Serious flaws have been exposed in Battlefield 1’s automated anti-cheat system, after it emerged that a number of legitimate players have been banned from playing the DICE-developed shooter online – apparently for being too skilled.
The issue was brought to light today by kL-Spazmo, a Battlefield 1 player who has put in over 2800 hours into EA’s flagship first-person series since the FairFight anti-cheat system was introduced.
The FairFight system, developed by GameBlocks, “evaluate[s] players’ real-time gameplay actions” in order to determine whether or not a player is cheating. According to its official website, FairFight “combines algorithmic models that assess an array of statistical markers to identify possible cheating, and cross-checks these measurements using objective gameplay reporting to Make it a FairFight for everyone.”
It seems, however, that the ceiling for the deviance from ‘normal’ statistics that is used to determine legitimate play in Battlefield 1 has been set too low, with a number of skilled players being hit with suspensions and outright bans recently.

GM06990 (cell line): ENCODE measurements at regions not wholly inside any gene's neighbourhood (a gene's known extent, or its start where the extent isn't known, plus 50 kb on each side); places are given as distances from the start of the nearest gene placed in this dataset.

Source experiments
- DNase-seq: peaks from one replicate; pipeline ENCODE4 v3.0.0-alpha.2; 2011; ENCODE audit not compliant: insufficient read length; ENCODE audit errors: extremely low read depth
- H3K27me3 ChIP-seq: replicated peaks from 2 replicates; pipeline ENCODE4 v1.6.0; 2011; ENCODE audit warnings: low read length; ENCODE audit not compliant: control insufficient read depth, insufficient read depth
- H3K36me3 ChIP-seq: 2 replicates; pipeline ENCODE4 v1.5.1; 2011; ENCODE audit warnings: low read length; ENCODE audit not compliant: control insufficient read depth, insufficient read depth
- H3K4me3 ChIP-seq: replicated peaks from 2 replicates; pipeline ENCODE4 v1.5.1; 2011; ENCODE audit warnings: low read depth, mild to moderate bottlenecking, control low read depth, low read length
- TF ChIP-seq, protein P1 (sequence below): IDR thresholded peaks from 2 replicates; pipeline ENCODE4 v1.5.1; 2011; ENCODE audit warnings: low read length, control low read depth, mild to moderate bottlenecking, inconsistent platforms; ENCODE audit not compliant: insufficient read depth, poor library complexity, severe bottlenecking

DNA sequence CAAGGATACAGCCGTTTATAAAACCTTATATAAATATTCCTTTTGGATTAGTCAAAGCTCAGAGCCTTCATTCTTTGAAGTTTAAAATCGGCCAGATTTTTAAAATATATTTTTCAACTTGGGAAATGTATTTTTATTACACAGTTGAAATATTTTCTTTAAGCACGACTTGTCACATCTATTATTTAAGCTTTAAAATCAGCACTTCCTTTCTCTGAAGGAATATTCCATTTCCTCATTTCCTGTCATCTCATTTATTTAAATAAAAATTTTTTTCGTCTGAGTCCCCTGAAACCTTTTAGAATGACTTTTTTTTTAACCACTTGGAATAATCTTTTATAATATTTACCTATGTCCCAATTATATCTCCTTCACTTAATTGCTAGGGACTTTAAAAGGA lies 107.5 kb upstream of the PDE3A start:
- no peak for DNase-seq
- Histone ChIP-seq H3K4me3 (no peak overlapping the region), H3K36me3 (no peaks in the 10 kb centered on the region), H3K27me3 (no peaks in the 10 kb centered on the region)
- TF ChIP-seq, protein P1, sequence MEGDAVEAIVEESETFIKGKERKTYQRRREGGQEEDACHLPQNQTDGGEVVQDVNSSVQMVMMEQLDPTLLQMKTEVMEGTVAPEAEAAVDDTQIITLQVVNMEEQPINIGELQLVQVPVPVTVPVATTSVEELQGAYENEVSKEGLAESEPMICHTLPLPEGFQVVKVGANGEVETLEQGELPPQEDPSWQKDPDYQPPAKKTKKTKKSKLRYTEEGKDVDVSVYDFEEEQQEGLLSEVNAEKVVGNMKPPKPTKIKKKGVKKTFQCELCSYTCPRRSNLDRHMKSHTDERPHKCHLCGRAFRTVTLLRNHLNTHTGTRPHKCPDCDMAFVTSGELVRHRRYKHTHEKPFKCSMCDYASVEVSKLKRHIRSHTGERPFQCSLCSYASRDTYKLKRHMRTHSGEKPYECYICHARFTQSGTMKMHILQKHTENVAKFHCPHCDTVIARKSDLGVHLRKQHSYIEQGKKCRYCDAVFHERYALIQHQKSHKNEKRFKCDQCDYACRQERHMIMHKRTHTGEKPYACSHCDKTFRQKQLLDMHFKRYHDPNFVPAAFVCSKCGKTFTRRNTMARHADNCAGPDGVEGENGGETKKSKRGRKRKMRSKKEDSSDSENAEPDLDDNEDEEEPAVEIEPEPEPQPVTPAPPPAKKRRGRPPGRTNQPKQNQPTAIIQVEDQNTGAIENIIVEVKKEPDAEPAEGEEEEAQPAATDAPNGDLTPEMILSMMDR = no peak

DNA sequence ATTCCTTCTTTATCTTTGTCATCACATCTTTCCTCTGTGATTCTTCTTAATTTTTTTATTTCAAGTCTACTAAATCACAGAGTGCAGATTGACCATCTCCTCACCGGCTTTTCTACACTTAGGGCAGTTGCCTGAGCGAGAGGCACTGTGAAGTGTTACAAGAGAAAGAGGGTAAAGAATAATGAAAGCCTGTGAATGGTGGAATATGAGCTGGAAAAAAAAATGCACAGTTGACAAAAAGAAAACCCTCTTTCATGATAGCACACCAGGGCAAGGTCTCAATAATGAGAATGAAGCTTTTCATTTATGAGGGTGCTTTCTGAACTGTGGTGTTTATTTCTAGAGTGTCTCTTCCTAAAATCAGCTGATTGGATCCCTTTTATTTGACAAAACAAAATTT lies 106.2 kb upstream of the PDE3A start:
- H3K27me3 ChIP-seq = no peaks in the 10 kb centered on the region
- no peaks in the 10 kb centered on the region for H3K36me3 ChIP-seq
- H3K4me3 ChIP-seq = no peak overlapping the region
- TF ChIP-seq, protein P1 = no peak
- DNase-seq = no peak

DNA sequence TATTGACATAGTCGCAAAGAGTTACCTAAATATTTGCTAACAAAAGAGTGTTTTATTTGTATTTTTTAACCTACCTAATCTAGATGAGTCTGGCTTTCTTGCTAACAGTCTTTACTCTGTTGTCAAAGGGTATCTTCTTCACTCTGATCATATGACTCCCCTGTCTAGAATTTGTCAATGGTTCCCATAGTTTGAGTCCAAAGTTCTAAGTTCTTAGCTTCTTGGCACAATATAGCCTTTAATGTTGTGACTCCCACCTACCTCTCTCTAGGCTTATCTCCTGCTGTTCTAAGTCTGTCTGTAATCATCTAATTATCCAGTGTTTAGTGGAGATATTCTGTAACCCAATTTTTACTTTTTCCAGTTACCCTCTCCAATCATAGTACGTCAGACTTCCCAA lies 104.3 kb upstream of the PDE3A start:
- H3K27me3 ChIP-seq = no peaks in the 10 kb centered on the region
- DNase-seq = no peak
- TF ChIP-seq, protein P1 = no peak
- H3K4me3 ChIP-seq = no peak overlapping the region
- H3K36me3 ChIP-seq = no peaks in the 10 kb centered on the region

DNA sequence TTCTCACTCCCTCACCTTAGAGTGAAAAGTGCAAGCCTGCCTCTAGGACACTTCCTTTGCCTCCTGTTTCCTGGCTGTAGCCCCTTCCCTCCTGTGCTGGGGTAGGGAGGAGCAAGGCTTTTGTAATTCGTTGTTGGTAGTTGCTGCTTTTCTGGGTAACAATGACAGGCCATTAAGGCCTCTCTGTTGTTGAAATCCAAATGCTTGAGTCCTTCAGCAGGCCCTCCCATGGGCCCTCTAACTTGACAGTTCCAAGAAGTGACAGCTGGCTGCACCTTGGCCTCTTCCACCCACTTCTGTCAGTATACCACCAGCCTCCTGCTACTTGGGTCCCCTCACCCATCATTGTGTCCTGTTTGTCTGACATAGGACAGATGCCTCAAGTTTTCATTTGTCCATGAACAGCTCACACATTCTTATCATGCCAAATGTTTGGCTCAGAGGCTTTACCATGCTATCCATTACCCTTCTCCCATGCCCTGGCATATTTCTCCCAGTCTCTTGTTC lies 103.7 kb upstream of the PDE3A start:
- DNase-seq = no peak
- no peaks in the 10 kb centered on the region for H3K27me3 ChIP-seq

Back on January 4, Spazmo was permanently banned following the lifting of a previous suspension, due to being considered a cheater by FairFight:
It has also emerged that the player currently ranked number two in Battlefield 1’s global leaderboards, Minidoracat, was also hit with a temporary ban by FairFight last month – despite streaming and recording all of his gameplay sessions for all to scrutinise. Similarly, BF player SpartanHoplite was hit with a suspension for racking up over 200 bomber kills in a game (see video below), while grubsi123 also received a one-week ban after going 77-1.
To its credit, it does seem that DICE is aware of the issue with FairFight and is looking to resolve the situation with affected users; producer Al Hassoon reached out to Spazmo over Twitter earlier in a bid to discuss the ban privately.
We will keep you informed as to any updates on this story as soon as we get them.